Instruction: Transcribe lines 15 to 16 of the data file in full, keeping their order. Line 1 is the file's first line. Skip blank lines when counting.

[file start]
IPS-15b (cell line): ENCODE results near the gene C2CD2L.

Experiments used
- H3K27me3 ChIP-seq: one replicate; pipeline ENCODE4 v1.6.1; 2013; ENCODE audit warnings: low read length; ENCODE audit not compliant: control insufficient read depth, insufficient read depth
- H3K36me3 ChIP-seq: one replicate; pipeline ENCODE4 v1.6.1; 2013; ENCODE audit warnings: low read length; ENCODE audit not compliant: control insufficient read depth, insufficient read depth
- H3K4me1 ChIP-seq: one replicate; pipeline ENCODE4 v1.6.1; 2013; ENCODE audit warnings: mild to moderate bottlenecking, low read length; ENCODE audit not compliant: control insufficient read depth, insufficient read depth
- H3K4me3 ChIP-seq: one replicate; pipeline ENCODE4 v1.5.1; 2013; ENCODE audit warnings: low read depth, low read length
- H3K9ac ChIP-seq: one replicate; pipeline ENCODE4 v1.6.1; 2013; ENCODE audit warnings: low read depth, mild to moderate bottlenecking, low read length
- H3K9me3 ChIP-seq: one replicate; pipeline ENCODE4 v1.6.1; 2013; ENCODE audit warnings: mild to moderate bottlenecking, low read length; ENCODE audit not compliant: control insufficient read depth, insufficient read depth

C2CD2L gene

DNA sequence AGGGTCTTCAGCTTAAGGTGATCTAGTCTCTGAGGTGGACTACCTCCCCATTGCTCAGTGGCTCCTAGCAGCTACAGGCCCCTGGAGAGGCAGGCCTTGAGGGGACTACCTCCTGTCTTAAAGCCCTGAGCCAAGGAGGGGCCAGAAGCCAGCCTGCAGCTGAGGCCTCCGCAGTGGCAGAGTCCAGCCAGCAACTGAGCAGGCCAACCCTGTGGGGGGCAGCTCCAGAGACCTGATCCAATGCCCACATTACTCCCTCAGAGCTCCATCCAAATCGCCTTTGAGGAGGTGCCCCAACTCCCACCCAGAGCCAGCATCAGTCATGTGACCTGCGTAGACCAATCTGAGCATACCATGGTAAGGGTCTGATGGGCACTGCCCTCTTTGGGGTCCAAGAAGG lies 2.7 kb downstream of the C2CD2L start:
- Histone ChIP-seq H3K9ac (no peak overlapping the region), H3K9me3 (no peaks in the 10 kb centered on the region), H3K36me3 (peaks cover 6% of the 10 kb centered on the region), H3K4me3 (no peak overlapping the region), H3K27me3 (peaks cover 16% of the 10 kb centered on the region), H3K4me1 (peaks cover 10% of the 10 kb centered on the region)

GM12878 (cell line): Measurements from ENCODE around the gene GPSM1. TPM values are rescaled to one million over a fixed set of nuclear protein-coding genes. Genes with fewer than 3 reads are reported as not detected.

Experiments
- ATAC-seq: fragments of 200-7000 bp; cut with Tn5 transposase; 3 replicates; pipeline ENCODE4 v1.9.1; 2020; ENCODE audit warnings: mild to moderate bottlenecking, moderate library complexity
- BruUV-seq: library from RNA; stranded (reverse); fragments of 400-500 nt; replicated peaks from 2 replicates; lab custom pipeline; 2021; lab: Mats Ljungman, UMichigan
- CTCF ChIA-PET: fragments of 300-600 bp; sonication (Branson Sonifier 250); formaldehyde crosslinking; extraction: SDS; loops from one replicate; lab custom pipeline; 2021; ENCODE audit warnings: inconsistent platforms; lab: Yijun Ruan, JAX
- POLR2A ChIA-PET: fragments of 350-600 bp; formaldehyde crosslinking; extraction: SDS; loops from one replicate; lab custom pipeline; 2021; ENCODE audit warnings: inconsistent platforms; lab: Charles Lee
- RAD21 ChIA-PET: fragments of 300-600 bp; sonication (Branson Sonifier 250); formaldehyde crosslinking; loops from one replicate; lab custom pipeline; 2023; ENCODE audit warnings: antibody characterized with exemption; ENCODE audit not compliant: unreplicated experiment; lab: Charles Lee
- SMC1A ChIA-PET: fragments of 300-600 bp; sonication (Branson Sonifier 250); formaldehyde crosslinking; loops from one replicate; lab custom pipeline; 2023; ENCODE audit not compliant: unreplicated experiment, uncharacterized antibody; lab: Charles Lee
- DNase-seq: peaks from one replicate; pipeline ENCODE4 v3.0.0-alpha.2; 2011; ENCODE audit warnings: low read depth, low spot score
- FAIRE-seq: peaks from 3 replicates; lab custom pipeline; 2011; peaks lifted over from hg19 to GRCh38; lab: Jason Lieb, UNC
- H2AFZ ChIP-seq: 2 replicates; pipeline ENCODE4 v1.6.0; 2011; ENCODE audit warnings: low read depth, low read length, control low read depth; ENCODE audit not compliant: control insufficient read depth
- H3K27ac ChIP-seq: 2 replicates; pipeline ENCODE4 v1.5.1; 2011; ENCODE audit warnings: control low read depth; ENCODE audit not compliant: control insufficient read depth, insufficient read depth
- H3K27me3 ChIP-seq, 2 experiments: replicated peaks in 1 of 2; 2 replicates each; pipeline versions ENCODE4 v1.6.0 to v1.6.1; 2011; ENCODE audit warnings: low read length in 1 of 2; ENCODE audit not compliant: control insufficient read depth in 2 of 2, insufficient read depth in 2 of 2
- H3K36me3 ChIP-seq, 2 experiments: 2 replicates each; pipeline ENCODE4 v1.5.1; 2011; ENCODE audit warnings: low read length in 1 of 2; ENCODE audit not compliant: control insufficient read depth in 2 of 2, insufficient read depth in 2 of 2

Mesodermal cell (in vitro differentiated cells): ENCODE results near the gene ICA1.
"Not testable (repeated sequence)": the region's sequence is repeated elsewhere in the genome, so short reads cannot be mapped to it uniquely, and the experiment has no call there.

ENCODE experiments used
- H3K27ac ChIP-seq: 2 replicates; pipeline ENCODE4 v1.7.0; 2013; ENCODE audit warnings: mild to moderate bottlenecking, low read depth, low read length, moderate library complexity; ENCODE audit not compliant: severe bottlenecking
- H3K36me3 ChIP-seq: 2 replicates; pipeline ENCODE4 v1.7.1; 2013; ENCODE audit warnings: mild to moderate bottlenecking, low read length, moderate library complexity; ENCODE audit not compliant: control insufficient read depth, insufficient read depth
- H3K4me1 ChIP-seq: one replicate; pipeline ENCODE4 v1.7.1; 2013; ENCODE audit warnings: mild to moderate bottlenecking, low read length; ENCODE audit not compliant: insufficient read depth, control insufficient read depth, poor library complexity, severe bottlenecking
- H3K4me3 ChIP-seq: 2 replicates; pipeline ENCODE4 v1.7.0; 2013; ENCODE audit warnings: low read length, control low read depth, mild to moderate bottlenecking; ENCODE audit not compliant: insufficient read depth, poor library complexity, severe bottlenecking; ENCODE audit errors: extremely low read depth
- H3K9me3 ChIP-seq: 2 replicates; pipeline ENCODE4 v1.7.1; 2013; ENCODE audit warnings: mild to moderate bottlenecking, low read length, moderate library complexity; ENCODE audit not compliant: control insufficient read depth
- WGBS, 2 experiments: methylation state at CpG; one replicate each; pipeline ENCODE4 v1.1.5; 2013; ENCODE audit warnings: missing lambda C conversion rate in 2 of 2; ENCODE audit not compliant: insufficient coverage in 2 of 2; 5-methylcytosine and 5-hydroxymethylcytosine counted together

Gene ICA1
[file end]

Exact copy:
- BruUV-seq: library from RNA; stranded (reverse); fragments of 400-500 nt; replicated peaks from 2 replicates; lab custom pipeline; 2021; lab: Mats Ljungman, UMichigan
- CTCF ChIA-PET: fragments of 300-600 bp; sonication (Branson Sonifier 250); formaldehyde crosslinking; extraction: SDS; loops from one replicate; lab custom pipeline; 2021; ENCODE audit warnings: inconsistent platforms; lab: Yijun Ruan, JAX